Bill Destler, RIT’s ninth president, will retire at the end of the 2016-2017 academic year. Destler’s career in higher education has spanned more than 40 years, with this upcoming academic year being his 10th at RIT.
“As we enter our final year, the RIT community cannot rest on its laurels if we are going to continue to be a great global university,” Destler said. “I plan to roll up my sleeves during the next year because we still have a lot of work to accomplish before I retire.”
A nationwide search for a successor began immediately.
Under Destler’s leadership, RIT’s enrollment has reached record levels, selectivity and diversity have improved, the value of research awards has grown significantly and geographic draw continues to widen across the U.S. and overseas.
Destler accomplished his vision of turning RIT into one of the most innovative universities in the world. The Imagine RIT: Innovation and Creativity Festival has attracted more than 250,000 visitors to campus since it launched in 2008, and RIT can boast about award-winning programs in a host of uncommon disciplines, including packaging science, computational astrophysics, sustainability and interactive games and media.
During his tenure, the Carnegie Classification of Institutions of Higher Education reclassified RIT as a doctoral university, reflecting the rapid increase in the number of Ph.D. degrees the university grants each year; RIT’s ninth college, the College of Health Sciences and Technology, launched; the Vignelli Center for Design Studies opened; the Golisano Institute for Sustainability created the world’s first Ph.D. program focused on sustainable production; and RIT was among the first universities in the country to create a department dedicated to computing security.
Destler also helped make RIT a greener campus. Since 2008, RIT has opened three LEED certified buildings, including the first building in Monroe County to be certified LEED Platinum by the U.S. Green Building Council and a state-of-the-art green facility for the Golisano Institute for Sustainability. Last year, RIT took another step toward carbon neutrality by opening a massive solar energy farm.
Destler, who became president of RIT on July 1, 2007, and his spouse, Rebecca Johnson, expanded RIT’s relationship with the community. Destler and Johnson created the Rochester City Scholars program, which gives Rochester City School District graduates who meet certain requirements free full tuition to attend RIT. RIT also partnered with Uncommon Schools to develop a charter high school in Rochester.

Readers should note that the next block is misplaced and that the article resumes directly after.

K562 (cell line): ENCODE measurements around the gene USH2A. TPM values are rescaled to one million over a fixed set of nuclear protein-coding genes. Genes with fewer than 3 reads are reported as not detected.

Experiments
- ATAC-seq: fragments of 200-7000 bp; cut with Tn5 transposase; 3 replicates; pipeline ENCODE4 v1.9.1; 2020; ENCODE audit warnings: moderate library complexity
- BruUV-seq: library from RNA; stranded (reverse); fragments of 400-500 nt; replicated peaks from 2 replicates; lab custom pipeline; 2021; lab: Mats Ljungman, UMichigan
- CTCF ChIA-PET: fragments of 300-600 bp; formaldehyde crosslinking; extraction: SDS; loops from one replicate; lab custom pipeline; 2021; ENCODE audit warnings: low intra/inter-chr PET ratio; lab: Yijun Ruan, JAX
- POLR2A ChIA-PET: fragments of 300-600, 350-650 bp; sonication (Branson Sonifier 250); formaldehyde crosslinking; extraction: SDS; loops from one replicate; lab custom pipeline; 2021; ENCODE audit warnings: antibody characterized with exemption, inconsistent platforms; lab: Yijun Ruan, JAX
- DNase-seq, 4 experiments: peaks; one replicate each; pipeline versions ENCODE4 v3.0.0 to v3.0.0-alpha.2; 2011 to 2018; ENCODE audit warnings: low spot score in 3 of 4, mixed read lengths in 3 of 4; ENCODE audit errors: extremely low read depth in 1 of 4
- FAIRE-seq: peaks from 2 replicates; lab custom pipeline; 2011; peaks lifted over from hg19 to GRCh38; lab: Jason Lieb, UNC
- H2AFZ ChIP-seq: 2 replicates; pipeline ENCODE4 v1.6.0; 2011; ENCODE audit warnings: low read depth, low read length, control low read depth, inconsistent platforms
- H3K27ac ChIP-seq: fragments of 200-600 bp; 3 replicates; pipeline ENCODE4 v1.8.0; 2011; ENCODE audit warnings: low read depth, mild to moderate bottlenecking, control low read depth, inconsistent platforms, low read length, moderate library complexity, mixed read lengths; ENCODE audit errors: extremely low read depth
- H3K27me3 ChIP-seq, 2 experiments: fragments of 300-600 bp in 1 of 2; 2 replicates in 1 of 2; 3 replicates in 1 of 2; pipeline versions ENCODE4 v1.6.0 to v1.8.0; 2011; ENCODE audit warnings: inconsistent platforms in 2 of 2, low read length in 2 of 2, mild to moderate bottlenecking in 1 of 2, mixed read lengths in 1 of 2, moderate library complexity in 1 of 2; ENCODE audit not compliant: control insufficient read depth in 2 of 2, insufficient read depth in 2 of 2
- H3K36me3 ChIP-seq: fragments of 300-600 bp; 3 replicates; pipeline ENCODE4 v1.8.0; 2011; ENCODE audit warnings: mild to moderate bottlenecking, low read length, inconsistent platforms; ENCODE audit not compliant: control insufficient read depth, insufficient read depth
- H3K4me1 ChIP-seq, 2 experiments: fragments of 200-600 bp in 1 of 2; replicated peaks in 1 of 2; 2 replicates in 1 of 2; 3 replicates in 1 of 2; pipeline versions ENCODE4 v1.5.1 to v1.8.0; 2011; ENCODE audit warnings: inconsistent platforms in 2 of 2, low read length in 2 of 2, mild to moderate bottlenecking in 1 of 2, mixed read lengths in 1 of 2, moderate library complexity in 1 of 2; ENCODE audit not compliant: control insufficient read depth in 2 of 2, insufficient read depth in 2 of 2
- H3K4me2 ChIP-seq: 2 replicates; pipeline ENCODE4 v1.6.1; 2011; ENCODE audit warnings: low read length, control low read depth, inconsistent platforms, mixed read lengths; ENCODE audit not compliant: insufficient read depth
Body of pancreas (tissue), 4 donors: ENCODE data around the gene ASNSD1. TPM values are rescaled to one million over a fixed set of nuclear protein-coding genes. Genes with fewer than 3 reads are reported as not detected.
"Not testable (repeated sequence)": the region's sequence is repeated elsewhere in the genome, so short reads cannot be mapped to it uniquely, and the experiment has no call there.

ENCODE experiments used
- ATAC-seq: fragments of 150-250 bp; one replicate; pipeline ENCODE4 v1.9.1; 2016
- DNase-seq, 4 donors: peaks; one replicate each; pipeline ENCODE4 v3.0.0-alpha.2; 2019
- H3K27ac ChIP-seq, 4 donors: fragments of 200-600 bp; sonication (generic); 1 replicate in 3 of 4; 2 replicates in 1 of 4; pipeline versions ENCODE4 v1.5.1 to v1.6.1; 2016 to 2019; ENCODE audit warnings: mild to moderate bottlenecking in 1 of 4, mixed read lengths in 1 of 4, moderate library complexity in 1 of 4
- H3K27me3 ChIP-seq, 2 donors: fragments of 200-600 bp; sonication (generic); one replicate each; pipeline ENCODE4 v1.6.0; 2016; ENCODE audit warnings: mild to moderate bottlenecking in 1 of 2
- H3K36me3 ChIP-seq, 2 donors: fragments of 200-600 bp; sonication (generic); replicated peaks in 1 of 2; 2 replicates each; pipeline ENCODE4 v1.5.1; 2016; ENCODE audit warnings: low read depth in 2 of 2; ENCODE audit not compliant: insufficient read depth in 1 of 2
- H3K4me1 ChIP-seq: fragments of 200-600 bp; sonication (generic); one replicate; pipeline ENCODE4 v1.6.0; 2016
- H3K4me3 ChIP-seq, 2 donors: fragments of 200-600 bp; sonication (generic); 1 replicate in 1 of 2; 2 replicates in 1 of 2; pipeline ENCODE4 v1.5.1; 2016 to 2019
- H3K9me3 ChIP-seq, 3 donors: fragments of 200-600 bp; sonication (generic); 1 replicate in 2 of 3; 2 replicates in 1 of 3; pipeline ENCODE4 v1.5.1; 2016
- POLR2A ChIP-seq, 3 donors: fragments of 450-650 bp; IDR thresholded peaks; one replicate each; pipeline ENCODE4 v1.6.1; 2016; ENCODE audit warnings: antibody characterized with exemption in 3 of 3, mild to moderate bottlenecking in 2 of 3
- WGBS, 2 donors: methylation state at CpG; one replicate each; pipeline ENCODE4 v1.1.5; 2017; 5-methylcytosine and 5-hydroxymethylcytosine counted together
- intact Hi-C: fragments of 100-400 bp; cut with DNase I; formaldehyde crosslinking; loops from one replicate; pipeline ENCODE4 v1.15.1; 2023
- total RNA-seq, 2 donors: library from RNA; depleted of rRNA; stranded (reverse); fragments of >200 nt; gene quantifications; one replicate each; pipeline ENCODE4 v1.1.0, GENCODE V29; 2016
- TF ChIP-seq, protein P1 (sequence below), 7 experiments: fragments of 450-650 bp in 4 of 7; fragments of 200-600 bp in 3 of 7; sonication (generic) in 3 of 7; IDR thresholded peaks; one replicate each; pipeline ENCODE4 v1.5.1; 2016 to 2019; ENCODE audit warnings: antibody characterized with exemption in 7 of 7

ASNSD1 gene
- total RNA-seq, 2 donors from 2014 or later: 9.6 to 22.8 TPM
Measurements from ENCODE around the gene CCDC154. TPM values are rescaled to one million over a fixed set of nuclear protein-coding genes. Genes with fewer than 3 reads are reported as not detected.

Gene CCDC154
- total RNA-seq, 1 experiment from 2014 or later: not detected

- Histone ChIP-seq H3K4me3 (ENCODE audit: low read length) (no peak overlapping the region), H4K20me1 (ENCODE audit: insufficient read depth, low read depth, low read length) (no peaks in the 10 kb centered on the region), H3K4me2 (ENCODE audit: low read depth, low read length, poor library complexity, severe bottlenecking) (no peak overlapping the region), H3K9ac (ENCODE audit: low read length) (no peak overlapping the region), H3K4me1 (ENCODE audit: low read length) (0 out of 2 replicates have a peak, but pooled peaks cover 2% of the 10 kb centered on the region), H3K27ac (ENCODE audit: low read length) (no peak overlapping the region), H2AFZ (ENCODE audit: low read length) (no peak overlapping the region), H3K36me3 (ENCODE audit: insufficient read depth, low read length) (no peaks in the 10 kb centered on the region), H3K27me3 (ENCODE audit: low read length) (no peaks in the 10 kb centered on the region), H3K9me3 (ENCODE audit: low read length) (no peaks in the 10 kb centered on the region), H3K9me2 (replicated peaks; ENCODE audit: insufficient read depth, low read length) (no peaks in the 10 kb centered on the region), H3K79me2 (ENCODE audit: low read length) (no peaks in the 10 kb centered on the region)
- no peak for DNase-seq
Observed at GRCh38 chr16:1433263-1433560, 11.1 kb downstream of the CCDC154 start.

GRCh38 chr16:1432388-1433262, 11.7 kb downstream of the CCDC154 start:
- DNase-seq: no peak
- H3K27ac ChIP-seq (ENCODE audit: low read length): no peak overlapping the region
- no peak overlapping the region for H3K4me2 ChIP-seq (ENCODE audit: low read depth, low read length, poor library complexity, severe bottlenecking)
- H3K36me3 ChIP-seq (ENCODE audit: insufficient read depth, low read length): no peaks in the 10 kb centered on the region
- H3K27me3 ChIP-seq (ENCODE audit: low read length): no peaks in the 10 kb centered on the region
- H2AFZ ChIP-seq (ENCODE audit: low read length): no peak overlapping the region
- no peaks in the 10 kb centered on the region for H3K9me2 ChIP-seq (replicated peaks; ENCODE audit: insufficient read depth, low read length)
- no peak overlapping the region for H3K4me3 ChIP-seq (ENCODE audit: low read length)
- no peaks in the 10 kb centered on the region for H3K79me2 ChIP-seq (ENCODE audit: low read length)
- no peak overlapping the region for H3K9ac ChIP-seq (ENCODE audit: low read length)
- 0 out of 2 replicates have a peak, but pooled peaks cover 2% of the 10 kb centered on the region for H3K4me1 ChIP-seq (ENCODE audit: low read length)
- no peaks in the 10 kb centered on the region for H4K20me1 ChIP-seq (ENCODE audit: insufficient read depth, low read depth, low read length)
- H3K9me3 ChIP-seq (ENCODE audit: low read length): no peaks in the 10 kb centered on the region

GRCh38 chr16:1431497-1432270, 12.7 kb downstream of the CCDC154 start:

“Rebecca and I have been proud to make Rochester our home,” Destler said. “This has been an amazing journey for both of us.”
In a memo to the RIT community, Destler added: “These years at RIT have been the most fulfilling of my professional career. To all of you, I offer my heartfelt thanks for your friendship, for your ideas, and for your steadfast service to RIT and our students.”
Christine Whitman, chair of the RIT Board of Trustees, said Destler has positioned RIT well for the future and that growth will continue as the 2015-2025 strategic plan is deployed.
“RIT is leading the way in preparing our diverse student body for the rewarding jobs of the future while equipping them with the skills to become good citizens of our world,” Whitman said. “Under Dr. Destler’s leadership, every measurable indicator is up. RIT is having high impact and is recognized both nationally and internationally.”
Destler came to RIT from the University of Maryland at College Park, where he spent more than 30 years, rising from the ranks of research associate and assistant professor of electrical engineering to senior vice president for academic affairs and provost.
He is an international authority on high-power microwave sources and advanced accelerator concepts and one of the world’s foremost collectors of antique banjos.
The search is on for RIT’s 10th president.
“Under Bill Destler’s leadership, RIT is firmly positioned as a leading international university whose academic portfolio, research agenda and educational model are making an impact across the globe,” said Board of Trustees Chair Christine Whitman. “The RIT presidency will be an extremely attractive position to attain in the world of higher education.”
A Presidential Search Committee, led by Trustee and past Board Chair Brian Hall, was formed with broad representation from across university constituencies. An executive search firm will guide the process and identify a strong pool of candidates. The search process will include receiving input from various constituent groups on the desired goals and leadership attributes for the next president. This includes seeking input from RIT alumni chapters across the nation.
“The process for selecting our next president will be open and transparent,” said Hall ’78 (MBA). “We will include all of the RIT governance groups. The Presidential Search Committee composition will include representation from faculty, staff, students, alumni, deans, vice presidents and trustees.”
The Board of Trustees, with input from the RIT community, will ultimately select the new president in the spring of 2017. The new president will begin July 1, 2017.
Go to rit.edu/president/president_search for the latest information on the search and for ways to get involved.